autism-in-child

Autism Awareness Month: 6 Early Signs of Autism in a Child

In April, we celebrate World Autism Month, a time to increase our understanding of autism and how to support people with the condition. In turn, we can ensure that children and families affected by autism can achieve the highest quality of life possible.

An early diagnosis of autism is crucial, as it allows you to take advantage of early intervention services in NJ. These services can improve symptoms and improve your child’s outcome. If you do happen to notice any of the six signs listed below, contact your pediatrician for an assessment. These signs do not mean your child has autism, but they can start a healthy conversation.

1. No social smiling by 6 months.

By 6 months, your infant should be smiling at you and others. Impaired affective expression is common in children with autism, which is why a lack of social smiling is something to talk to your child’s doctor about. This could be a marker for autism, especially if autism runs in the family or your baby has limited eye contact.

2. Limited back-and-forth sounds by 9-12 months.

At 9 months, your baby should be giving you some back-and-forth sounds, smiles and other facial expressions. For example, does your child respond to their name? Do they enjoy playing peek-a-boo? Do they wave goodbye when you leave? If your child is not picking up on these traditional forms of interaction, you’ll want to look into them.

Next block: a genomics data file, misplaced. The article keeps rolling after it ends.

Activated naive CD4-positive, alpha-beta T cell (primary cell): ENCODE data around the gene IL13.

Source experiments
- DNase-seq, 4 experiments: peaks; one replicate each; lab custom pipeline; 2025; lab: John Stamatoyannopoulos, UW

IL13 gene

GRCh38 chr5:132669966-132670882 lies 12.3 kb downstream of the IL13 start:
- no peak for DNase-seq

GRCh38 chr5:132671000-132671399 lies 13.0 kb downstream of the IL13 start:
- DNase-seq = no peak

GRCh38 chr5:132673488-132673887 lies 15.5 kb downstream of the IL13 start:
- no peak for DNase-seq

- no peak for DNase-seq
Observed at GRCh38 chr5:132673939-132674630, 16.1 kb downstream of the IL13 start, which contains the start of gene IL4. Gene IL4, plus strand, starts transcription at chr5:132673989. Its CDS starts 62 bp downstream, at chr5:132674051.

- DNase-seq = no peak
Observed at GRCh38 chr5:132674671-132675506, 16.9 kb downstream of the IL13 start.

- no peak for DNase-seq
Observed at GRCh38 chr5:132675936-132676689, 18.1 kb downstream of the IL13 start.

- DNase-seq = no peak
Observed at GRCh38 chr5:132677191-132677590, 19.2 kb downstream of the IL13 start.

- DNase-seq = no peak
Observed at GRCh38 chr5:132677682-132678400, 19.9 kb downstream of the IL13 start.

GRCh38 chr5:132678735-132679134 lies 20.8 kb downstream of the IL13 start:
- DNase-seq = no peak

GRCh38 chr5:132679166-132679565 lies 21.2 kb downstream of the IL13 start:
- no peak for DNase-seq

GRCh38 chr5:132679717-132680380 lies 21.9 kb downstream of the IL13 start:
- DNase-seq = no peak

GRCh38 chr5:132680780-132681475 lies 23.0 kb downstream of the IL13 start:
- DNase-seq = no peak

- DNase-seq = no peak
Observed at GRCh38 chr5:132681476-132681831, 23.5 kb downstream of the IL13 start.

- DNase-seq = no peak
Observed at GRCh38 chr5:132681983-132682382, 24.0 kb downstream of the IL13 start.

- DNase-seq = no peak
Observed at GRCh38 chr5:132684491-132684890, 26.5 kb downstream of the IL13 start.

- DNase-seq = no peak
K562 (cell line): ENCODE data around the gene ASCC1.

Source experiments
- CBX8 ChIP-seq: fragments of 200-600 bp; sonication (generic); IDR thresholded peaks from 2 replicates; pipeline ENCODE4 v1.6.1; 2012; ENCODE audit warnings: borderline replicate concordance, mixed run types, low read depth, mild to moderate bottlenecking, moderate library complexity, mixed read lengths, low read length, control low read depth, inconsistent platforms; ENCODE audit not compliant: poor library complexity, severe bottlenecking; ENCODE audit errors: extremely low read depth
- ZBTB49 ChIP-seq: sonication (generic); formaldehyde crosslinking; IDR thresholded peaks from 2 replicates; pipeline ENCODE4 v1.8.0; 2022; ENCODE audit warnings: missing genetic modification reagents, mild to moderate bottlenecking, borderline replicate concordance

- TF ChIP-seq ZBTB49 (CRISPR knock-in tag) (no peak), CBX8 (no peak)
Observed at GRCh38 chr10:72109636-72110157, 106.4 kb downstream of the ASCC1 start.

3. Very few or no words by 12-16 months.

Babies usually start babbling around 4-6 months. These babbles eventually turn into words like “mama” and “dada.” If your toddler has very few or no words, it’s worth looking into. They don’t have to speak clearly, but there should be some babbling taking place. And, by the time your child is 24 months old, their vocabulary should expand into meaningful two-word phrases.

4. Unusual attachment to a particular object.

Because children with autism often have social impairment, they’re more likely to attach themselves to inanimate objects, particularly hard ones. For example, they may choose a flashlight over a teddy bear. You may also notice that your child does not play with toys in the same manner as their peers.

5. Overreacting to sensory stimuli.

Does your child overreact to various stimuli from the environment? Sensory overload is common among children with autism because they struggle to process everyday sensory information. As a result, they go into overload, causing stress, anxiety and even physical pain.

6. Stimming behaviors.

Stimming refers to repetitive body movements such as pacing, biting nails, hair twirling to tapping. Also called stereotypy, this behavior is believed to cause pleasure by releasing dopamine in the brain. It may also be a response to sensory overload, as stimming takes attention away from the chaos and has a calming effect.

When it comes to a potential autism diagnosis, do not wait. Early intervention services in NJ can make a difference in your child’s outcome and start as early as needed.

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